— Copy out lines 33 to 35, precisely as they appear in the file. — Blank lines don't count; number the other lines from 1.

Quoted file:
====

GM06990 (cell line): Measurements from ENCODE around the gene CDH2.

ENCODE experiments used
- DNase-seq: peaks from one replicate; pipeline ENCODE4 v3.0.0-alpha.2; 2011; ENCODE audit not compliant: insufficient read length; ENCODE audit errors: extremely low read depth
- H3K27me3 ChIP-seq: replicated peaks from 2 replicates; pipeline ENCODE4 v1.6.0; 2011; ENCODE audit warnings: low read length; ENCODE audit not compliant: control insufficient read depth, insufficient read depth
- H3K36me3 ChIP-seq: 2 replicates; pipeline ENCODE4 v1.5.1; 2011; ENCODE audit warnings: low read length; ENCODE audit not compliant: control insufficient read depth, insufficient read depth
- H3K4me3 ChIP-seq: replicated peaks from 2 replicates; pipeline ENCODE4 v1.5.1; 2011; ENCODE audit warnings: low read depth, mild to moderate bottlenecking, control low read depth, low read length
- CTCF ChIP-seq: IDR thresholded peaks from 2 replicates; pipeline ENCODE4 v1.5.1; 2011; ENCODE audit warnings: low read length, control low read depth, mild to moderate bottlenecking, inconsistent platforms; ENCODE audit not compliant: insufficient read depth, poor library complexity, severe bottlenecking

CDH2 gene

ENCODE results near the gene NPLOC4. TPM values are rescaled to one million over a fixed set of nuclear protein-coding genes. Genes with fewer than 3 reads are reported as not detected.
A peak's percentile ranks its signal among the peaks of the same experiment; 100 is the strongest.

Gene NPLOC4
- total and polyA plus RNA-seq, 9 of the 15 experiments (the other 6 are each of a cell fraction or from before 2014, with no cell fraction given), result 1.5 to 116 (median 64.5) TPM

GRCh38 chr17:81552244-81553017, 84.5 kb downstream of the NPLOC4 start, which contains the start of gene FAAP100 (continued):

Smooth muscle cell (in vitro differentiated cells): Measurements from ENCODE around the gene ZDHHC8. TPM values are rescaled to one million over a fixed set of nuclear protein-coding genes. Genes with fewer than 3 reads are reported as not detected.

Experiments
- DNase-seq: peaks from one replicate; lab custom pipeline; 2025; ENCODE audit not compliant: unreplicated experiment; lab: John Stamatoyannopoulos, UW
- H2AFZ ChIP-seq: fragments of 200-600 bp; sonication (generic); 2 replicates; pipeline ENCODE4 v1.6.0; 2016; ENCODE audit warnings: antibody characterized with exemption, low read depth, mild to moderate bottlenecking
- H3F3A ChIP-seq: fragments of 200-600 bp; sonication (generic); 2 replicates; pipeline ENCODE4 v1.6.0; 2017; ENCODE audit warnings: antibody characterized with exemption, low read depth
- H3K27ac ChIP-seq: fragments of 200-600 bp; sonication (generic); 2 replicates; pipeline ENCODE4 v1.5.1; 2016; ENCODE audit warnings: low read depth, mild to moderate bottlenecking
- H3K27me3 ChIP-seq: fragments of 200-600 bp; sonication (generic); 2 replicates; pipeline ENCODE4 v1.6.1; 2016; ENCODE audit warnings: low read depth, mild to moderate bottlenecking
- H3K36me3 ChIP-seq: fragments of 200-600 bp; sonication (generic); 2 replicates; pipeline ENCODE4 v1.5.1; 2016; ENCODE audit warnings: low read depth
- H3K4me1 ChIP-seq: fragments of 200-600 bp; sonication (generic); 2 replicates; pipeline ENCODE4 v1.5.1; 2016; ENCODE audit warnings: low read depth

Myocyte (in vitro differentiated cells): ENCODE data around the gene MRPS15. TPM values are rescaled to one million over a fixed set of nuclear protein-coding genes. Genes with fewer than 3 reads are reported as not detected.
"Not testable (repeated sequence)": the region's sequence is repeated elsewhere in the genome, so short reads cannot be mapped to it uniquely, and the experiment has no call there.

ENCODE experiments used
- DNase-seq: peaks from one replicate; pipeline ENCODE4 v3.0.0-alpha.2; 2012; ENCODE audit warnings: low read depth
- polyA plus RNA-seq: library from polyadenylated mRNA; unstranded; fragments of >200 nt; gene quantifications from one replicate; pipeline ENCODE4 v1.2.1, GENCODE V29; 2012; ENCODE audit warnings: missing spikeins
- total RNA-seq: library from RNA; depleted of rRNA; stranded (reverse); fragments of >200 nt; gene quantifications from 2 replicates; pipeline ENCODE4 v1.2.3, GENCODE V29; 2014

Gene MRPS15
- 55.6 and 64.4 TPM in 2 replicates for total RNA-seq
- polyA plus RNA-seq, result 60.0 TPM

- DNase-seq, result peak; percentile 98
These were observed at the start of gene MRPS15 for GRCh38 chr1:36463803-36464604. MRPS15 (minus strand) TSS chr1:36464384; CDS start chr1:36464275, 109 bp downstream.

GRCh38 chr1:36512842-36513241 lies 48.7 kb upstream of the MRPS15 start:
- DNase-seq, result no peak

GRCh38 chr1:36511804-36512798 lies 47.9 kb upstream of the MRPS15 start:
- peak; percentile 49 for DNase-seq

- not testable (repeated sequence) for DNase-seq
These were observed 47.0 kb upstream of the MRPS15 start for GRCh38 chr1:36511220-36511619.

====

These were observed at the start of gene MRPS15 for GRCh38 chr1:36463803-36464604. MRPS15 (minus strand) TSS chr1:36464384; CDS start chr1:36464275, 109 bp downstream.

GRCh38 chr1:36512842-36513241 lies 48.7 kb upstream of the MRPS15 start:
- DNase-seq, result no peak